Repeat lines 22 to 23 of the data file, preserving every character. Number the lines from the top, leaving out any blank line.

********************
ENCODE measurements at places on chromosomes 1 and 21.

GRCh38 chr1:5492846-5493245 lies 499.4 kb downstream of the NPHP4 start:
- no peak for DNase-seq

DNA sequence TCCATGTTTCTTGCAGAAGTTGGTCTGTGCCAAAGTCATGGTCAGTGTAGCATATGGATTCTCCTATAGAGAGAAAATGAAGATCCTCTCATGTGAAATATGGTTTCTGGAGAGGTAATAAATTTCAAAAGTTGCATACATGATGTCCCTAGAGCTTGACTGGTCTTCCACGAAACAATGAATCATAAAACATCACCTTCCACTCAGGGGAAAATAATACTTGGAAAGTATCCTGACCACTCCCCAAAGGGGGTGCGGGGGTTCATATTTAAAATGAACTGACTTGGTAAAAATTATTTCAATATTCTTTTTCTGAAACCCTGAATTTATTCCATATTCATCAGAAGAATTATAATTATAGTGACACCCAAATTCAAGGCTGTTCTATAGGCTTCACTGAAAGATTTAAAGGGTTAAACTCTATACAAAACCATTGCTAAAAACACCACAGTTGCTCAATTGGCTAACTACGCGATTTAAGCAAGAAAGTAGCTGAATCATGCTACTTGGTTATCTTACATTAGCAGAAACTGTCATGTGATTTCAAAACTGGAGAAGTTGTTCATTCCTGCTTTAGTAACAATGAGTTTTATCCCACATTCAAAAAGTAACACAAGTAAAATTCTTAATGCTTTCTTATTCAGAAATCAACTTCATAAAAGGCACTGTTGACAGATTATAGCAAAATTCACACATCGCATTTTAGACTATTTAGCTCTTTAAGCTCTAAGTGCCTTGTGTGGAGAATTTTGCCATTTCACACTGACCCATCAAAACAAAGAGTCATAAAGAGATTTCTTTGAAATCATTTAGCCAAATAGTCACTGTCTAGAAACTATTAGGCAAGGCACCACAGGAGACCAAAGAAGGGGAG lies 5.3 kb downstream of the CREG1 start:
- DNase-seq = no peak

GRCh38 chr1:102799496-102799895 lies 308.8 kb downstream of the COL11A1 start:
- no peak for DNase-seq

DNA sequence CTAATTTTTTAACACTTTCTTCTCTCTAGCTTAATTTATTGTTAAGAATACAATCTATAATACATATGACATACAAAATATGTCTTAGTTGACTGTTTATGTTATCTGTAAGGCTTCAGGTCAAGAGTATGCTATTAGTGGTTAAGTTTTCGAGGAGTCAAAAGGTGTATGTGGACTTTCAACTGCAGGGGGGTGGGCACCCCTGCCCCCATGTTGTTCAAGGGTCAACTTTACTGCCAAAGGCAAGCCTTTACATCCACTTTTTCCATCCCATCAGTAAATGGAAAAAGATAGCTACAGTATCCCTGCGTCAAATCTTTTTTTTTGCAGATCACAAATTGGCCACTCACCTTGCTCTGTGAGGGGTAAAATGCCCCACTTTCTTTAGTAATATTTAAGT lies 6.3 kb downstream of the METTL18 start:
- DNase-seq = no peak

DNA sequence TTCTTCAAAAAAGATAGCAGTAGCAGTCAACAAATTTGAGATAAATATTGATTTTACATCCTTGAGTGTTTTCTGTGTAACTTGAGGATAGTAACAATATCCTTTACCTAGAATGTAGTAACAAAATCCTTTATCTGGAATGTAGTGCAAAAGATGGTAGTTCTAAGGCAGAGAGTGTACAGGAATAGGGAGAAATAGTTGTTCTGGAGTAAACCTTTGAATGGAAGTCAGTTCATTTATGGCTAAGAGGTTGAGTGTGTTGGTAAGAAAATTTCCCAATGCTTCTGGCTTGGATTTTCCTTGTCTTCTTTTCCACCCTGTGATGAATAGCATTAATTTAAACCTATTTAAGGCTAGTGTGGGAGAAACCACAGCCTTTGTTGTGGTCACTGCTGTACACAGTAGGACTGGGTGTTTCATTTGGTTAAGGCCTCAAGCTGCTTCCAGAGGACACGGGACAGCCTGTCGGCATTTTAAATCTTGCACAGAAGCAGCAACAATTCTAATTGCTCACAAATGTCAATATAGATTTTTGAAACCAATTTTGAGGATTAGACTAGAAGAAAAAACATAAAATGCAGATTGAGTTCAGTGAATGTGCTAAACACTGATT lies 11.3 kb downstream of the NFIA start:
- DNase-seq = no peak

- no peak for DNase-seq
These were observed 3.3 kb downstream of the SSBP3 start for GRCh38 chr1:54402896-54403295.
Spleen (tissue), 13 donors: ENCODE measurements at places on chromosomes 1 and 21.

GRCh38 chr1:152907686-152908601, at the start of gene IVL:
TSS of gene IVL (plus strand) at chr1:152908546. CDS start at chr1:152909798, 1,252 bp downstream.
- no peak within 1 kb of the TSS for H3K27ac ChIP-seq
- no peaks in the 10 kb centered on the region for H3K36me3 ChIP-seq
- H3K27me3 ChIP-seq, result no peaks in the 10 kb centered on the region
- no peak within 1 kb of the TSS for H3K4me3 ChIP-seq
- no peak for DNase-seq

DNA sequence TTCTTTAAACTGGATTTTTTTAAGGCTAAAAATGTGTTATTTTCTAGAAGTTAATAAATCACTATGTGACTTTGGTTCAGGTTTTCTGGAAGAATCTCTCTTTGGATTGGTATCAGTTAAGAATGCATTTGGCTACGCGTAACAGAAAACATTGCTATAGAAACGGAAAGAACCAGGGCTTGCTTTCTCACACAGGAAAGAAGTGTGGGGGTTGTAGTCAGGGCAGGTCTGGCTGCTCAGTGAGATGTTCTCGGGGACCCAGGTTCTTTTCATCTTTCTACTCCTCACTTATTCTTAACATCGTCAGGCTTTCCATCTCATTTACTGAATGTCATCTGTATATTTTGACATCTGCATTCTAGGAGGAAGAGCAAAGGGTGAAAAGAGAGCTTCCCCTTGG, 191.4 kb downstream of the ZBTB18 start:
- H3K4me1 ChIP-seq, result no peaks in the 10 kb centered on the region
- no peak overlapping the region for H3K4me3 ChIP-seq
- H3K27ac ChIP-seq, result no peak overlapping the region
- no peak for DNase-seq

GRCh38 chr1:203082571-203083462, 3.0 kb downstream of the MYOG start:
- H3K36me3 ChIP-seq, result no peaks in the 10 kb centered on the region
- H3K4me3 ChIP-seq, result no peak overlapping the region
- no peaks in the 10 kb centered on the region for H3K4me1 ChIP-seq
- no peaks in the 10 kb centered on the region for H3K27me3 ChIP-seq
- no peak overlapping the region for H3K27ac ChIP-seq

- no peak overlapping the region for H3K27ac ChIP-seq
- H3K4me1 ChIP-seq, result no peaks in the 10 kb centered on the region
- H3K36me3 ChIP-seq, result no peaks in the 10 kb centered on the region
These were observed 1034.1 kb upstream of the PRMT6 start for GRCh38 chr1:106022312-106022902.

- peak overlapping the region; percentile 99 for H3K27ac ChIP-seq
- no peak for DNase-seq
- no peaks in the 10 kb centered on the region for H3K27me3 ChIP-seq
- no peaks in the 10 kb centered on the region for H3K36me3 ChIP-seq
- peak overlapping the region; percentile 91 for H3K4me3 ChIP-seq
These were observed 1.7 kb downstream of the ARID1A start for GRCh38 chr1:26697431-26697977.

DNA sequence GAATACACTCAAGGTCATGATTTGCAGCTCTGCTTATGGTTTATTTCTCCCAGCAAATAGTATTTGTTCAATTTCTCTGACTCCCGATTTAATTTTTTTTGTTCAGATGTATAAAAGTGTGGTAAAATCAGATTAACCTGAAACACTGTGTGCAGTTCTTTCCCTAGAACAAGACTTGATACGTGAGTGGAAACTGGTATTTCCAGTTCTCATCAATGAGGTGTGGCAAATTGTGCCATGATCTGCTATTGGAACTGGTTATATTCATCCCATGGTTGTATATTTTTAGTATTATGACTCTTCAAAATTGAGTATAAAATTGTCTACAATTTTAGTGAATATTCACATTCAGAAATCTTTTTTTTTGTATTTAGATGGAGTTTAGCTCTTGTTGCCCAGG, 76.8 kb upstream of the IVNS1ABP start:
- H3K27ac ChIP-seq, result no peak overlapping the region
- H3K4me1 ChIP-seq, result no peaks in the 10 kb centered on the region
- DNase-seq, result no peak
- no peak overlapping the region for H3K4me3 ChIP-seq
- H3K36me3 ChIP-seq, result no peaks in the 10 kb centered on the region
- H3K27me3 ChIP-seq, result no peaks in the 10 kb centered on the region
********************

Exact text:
DNA sequence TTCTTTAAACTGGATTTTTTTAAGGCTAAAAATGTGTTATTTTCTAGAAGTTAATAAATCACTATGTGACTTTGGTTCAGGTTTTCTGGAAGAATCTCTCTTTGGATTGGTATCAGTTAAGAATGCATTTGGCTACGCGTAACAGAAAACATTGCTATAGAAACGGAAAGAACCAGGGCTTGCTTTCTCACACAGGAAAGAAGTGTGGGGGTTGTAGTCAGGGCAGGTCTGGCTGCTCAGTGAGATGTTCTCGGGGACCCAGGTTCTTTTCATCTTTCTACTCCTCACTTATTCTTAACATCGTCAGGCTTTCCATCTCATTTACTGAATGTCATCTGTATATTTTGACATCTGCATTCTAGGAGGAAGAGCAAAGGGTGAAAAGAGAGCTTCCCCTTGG, 191.4 kb downstream of the ZBTB18 start:
- H3K4me1 ChIP-seq, result no peaks in the 10 kb centered on the region